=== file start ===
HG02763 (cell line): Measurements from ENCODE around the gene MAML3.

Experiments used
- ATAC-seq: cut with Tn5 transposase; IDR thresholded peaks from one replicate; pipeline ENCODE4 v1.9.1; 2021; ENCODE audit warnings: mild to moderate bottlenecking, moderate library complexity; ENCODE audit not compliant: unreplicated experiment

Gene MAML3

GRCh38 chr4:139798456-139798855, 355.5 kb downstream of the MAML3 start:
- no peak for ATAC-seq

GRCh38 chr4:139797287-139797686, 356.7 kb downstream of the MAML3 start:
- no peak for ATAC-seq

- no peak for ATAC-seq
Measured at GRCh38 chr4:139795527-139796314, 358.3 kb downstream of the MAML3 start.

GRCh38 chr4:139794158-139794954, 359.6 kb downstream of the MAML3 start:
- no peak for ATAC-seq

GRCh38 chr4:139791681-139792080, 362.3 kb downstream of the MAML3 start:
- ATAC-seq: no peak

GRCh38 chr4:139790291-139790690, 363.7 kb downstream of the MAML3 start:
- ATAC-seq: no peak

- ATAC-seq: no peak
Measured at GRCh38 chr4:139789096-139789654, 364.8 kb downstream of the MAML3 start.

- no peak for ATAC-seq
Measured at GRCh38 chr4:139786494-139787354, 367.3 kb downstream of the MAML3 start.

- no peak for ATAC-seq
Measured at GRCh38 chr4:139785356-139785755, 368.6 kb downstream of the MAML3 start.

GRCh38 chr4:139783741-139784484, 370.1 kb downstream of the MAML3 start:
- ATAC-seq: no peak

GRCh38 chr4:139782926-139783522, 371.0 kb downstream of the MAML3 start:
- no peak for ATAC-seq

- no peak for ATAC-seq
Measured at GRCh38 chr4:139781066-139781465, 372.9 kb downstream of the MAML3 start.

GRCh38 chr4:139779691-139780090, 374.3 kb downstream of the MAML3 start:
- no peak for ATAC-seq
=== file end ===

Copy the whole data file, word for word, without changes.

HG02763 (cell line): Measurements from ENCODE around the gene MAML3.

Experiments used
- ATAC-seq: cut with Tn5 transposase; IDR thresholded peaks from one replicate; pipeline ENCODE4 v1.9.1; 2021; ENCODE audit warnings: mild to moderate bottlenecking, moderate library complexity; ENCODE audit not compliant: unreplicated experiment

Gene MAML3

GRCh38 chr4:139798456-139798855, 355.5 kb downstream of the MAML3 start:
- no peak for ATAC-seq

GRCh38 chr4:139797287-139797686, 356.7 kb downstream of the MAML3 start:
- no peak for ATAC-seq

- no peak for ATAC-seq
Measured at GRCh38 chr4:139795527-139796314, 358.3 kb downstream of the MAML3 start.

GRCh38 chr4:139794158-139794954, 359.6 kb downstream of the MAML3 start:
- no peak for ATAC-seq

GRCh38 chr4:139791681-139792080, 362.3 kb downstream of the MAML3 start:
- ATAC-seq: no peak

GRCh38 chr4:139790291-139790690, 363.7 kb downstream of the MAML3 start:
- ATAC-seq: no peak

- ATAC-seq: no peak
Measured at GRCh38 chr4:139789096-139789654, 364.8 kb downstream of the MAML3 start.

- no peak for ATAC-seq
Measured at GRCh38 chr4:139786494-139787354, 367.3 kb downstream of the MAML3 start.

- no peak for ATAC-seq
Measured at GRCh38 chr4:139785356-139785755, 368.6 kb downstream of the MAML3 start.

GRCh38 chr4:139783741-139784484, 370.1 kb downstream of the MAML3 start:
- ATAC-seq: no peak

GRCh38 chr4:139782926-139783522, 371.0 kb downstream of the MAML3 start:
- no peak for ATAC-seq

- no peak for ATAC-seq
Measured at GRCh38 chr4:139781066-139781465, 372.9 kb downstream of the MAML3 start.

GRCh38 chr4:139779691-139780090, 374.3 kb downstream of the MAML3 start:
- no peak for ATAC-seq